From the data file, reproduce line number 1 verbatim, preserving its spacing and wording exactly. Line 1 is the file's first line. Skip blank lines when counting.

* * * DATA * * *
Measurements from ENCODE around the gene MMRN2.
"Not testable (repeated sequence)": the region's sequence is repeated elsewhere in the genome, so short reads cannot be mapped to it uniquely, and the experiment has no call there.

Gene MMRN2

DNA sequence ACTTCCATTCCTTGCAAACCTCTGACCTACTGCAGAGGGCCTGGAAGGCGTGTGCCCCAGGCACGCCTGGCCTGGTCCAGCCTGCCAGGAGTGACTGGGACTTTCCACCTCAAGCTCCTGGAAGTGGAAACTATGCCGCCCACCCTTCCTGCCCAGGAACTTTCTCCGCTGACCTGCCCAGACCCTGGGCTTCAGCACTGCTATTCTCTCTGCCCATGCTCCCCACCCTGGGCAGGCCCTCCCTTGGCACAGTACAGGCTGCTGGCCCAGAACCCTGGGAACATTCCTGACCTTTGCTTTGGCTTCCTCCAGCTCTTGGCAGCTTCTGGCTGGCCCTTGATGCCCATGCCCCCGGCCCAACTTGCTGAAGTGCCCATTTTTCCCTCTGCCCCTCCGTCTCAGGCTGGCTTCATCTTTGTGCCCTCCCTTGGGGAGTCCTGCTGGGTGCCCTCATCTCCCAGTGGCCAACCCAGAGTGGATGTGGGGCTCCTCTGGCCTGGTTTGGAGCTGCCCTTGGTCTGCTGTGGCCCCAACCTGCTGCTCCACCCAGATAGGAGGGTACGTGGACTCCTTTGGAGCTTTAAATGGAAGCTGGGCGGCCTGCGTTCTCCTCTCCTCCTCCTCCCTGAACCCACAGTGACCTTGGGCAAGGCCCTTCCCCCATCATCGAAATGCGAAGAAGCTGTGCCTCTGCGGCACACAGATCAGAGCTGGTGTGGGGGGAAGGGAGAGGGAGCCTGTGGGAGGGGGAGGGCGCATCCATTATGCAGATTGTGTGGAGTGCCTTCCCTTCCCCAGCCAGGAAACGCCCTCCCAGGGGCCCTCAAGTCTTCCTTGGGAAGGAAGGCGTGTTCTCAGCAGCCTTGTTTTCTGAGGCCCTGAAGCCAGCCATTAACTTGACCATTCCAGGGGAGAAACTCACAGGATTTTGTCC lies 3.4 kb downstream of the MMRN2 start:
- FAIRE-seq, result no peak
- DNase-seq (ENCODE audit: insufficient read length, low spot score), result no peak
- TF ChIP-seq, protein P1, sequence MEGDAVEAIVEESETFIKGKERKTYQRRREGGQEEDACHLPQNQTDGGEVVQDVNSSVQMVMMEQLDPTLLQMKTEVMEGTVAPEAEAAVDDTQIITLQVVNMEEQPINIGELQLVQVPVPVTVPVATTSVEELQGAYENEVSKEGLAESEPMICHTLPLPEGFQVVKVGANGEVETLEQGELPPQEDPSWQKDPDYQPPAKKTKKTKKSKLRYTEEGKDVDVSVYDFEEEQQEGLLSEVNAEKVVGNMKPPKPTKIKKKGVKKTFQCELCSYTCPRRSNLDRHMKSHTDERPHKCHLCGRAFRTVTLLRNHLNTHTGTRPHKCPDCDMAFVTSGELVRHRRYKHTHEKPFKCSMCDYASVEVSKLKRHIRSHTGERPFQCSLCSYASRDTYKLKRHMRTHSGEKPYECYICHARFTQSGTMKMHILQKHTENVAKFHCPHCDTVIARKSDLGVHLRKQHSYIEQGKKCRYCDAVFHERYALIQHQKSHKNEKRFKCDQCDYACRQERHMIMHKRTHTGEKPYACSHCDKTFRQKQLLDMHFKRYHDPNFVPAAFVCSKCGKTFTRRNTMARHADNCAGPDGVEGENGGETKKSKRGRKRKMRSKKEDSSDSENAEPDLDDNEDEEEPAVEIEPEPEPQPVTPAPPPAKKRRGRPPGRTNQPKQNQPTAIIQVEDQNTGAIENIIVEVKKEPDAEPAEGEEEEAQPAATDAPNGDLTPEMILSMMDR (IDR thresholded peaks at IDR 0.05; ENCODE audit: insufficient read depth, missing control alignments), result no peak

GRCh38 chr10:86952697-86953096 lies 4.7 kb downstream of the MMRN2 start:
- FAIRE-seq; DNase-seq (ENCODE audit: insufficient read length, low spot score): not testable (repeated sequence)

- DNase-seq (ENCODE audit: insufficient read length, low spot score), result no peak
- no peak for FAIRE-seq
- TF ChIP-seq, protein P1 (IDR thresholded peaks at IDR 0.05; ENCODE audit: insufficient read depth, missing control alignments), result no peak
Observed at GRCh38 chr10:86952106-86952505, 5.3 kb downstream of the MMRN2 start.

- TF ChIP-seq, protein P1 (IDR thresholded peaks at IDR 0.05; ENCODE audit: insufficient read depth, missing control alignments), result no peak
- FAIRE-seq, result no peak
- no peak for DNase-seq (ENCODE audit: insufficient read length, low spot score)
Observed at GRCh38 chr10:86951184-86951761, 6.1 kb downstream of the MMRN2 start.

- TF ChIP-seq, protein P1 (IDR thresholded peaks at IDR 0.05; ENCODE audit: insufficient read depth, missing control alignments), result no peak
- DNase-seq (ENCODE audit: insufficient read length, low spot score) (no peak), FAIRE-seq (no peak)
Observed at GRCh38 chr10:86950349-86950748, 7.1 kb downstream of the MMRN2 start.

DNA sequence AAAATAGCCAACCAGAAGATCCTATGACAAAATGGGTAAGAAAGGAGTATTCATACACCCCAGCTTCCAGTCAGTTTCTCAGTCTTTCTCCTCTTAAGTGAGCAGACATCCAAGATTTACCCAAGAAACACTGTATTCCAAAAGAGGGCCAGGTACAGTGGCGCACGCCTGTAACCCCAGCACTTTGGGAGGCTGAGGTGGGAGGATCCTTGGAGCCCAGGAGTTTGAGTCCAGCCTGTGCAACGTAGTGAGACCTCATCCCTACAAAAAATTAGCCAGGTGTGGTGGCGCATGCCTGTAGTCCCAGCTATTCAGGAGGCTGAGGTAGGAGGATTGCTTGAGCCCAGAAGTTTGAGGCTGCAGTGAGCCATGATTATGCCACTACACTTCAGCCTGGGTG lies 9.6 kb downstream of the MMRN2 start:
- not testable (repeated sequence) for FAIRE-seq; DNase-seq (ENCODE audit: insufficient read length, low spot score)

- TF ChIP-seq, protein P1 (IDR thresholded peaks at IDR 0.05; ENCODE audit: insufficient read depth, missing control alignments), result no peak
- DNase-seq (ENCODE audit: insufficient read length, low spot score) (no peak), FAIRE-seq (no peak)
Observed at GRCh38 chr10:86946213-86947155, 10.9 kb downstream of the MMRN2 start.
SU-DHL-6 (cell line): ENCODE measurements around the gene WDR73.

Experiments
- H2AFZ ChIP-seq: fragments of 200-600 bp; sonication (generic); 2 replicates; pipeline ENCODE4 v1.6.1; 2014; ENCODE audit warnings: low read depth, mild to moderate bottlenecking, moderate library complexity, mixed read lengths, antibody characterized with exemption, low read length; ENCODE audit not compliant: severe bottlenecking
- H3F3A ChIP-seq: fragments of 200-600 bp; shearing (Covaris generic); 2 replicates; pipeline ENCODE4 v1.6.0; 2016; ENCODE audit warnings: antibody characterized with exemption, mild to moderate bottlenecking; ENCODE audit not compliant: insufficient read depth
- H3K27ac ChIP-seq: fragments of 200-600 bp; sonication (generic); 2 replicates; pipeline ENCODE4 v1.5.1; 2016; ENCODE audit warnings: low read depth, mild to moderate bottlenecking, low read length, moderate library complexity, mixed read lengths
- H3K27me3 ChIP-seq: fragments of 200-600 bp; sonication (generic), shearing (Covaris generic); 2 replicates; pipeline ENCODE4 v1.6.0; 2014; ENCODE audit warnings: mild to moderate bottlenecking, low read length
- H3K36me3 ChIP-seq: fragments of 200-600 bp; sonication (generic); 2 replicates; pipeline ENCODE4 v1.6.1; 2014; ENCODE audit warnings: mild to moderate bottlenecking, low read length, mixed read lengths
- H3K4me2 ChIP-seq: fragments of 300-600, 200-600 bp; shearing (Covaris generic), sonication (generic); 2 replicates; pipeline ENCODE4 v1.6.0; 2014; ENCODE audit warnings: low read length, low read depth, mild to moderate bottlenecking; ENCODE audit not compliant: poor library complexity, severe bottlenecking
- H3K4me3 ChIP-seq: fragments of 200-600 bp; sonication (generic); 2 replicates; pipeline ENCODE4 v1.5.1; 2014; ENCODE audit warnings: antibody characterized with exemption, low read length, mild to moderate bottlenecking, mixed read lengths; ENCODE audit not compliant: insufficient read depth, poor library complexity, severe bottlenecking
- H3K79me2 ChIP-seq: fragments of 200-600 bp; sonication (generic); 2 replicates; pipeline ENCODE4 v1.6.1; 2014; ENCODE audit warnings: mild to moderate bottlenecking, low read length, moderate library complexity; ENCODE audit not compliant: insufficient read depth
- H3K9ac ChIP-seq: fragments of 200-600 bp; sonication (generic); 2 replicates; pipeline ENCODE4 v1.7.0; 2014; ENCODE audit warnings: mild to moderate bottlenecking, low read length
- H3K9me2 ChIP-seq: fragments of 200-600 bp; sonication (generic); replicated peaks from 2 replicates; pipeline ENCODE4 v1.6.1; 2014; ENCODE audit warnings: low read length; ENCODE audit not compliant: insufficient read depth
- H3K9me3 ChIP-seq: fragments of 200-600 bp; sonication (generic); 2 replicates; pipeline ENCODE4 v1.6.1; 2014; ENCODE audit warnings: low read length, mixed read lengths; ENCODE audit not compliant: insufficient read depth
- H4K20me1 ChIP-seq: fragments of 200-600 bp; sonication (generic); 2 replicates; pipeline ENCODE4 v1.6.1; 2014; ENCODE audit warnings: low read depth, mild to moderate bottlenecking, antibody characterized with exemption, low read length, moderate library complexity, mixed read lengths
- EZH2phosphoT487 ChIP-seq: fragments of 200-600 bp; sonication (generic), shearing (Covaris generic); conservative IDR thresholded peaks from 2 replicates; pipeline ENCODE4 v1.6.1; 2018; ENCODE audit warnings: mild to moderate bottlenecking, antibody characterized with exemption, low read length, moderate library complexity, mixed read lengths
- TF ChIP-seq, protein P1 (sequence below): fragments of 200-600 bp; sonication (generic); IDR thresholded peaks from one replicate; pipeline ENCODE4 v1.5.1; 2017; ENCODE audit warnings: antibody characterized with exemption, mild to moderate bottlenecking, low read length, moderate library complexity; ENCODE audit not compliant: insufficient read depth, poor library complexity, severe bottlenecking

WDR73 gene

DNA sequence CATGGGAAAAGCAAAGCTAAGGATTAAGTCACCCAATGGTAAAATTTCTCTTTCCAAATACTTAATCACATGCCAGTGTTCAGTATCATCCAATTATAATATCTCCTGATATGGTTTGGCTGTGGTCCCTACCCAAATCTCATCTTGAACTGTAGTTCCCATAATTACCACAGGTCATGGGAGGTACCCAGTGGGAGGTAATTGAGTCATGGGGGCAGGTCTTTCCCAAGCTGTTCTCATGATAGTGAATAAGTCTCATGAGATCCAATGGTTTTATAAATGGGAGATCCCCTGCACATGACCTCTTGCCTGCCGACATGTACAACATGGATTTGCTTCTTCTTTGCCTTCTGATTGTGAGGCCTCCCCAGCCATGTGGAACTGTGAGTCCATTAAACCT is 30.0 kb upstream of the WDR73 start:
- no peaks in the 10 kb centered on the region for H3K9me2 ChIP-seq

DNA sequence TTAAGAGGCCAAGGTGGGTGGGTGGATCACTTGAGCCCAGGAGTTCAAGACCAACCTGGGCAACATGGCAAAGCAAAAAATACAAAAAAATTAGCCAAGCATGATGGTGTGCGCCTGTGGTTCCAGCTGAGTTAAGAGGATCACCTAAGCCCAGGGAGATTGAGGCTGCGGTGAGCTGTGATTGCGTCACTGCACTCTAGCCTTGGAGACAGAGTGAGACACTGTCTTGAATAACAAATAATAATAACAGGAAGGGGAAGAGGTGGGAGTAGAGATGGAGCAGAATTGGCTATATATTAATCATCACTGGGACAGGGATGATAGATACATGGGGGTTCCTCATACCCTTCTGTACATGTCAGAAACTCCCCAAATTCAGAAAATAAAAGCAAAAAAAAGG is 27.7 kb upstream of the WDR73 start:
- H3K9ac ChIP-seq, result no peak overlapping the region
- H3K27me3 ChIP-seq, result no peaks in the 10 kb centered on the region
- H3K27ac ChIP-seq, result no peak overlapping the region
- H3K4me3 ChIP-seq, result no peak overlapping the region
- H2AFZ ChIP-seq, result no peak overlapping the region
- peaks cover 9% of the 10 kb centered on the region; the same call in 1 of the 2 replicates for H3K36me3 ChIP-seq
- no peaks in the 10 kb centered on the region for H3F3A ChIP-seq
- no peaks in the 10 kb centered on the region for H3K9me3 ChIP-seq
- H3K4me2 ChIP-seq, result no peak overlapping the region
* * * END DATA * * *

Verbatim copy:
Measurements from ENCODE around the gene MMRN2.